WSJ: Short-Term Bond Funds Offer Alternative to Money-Market Funds


With short-term interest rates stuck at record lows — many money market funds yield only 0.01 percent — where should investors stick their cash?

One alternative is short-term bond funds. They have averaged an annual return of 3 percent over the last decade, compared to 1.4 percent for money-market funds, according to Morningstar,

Of course, bond funds are riskier. If interest rates rise, the value of the bond funds will fall, though probably not as much as long-term bond funds.

“Short-term bond funds are for someone who wants to have a little more yield, but is willing to take on more risk,” Christopher Philips, a senior analyst at Vanguard Group, told The Journal.

Then there are online savings accounts offered by Ally Bank, American Express, CIT Bank and others. These accounts pay interest rates of about 1 percent and are FDIC-guaranteed. A list of them can be found on Bankrate.

Certificates of deposit, also FDIC-insured, can yield 1.3 percent for one year and 2.25 percent for five years. They too are listed on Bankrate.

Meanwhile, the global economy is beginning to show stronger-than-expected growth, and that’s bad news for bonds, says Bill Blain, senior fixed income strategist at Mint Partners, a unit of BGC Partners.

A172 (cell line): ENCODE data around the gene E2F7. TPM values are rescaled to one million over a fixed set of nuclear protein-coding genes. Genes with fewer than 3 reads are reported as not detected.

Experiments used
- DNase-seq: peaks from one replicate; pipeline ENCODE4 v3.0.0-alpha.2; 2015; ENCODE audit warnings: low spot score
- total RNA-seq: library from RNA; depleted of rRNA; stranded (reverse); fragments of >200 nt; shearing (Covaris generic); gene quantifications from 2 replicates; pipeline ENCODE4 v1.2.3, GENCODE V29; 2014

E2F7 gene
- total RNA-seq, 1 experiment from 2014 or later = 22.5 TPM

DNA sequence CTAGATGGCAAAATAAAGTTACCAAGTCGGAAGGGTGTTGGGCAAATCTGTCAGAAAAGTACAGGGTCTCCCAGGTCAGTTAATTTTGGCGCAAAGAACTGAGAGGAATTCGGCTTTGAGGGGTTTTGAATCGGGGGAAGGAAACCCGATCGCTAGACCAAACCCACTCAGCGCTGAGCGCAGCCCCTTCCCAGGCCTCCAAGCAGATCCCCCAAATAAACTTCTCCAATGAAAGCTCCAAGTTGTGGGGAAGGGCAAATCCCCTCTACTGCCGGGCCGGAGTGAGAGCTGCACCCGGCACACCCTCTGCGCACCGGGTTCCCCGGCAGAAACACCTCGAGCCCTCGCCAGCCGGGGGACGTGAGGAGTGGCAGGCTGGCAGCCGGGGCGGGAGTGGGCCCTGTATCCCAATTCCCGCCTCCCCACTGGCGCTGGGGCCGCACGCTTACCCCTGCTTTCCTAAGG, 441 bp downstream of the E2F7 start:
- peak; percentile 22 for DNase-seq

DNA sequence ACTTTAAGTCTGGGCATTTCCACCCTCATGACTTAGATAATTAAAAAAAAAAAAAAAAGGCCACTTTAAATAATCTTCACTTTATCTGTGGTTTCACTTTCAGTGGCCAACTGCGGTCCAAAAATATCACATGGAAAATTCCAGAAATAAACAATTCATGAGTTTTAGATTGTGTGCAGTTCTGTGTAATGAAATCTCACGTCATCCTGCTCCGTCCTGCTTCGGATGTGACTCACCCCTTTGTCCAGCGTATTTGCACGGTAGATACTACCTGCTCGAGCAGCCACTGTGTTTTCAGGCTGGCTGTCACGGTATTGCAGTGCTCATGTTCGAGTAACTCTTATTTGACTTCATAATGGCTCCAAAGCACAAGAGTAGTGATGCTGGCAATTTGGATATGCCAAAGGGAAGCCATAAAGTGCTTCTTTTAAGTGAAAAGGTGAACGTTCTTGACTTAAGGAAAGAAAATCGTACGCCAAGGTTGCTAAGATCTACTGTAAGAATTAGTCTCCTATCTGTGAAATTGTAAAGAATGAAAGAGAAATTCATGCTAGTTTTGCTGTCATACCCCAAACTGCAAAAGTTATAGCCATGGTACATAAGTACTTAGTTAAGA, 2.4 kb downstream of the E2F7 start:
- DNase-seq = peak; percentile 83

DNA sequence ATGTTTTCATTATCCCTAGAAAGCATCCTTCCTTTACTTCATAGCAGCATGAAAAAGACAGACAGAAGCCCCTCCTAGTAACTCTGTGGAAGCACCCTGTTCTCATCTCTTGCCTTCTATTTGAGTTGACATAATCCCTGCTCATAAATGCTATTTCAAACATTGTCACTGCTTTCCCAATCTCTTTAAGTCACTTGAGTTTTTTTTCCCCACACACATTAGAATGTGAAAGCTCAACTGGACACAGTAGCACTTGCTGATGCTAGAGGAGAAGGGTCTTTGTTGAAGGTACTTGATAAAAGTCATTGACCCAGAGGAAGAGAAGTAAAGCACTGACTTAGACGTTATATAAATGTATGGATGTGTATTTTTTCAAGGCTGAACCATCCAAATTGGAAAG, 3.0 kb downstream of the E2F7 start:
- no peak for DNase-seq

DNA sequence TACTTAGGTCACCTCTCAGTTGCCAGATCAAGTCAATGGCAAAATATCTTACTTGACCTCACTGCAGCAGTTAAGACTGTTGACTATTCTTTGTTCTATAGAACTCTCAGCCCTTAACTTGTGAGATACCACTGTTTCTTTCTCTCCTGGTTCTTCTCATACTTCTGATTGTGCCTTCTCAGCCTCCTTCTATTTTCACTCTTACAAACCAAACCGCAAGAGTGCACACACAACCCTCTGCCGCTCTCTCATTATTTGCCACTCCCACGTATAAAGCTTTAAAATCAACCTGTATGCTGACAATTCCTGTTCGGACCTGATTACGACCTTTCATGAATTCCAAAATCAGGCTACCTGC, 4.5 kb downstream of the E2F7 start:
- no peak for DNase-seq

“As a bond man, I’ve got to say get out of bonds and into stocks, and believe me that was a painful thing to say,”

Blain expects growth to heat up in Europe, the United States and China. “We’re going to see a global GDP surprise.” That’s when stocks really rise, Blain said.

The U.S. economy grew 2.4 percent last year, and many analysts expect an expansion of about 3 percent this year.

Meanwhile, the U.S. bond market already has slumped in recent sessions, with the 10-year Treasury yield now at 2.13 percent, up from a 20-month low of 1.65 percent just three weeks ago.

“It very much looks to me that bonds are fully priced. We have something like 40 percent of the developed world’s bonds trading with negative yields,” Blain said. “Why would you want to invest in negative yields in the credit market?”

The 10-year German government bond now yields 0.36 percent and Japan’s 0.38 percent.


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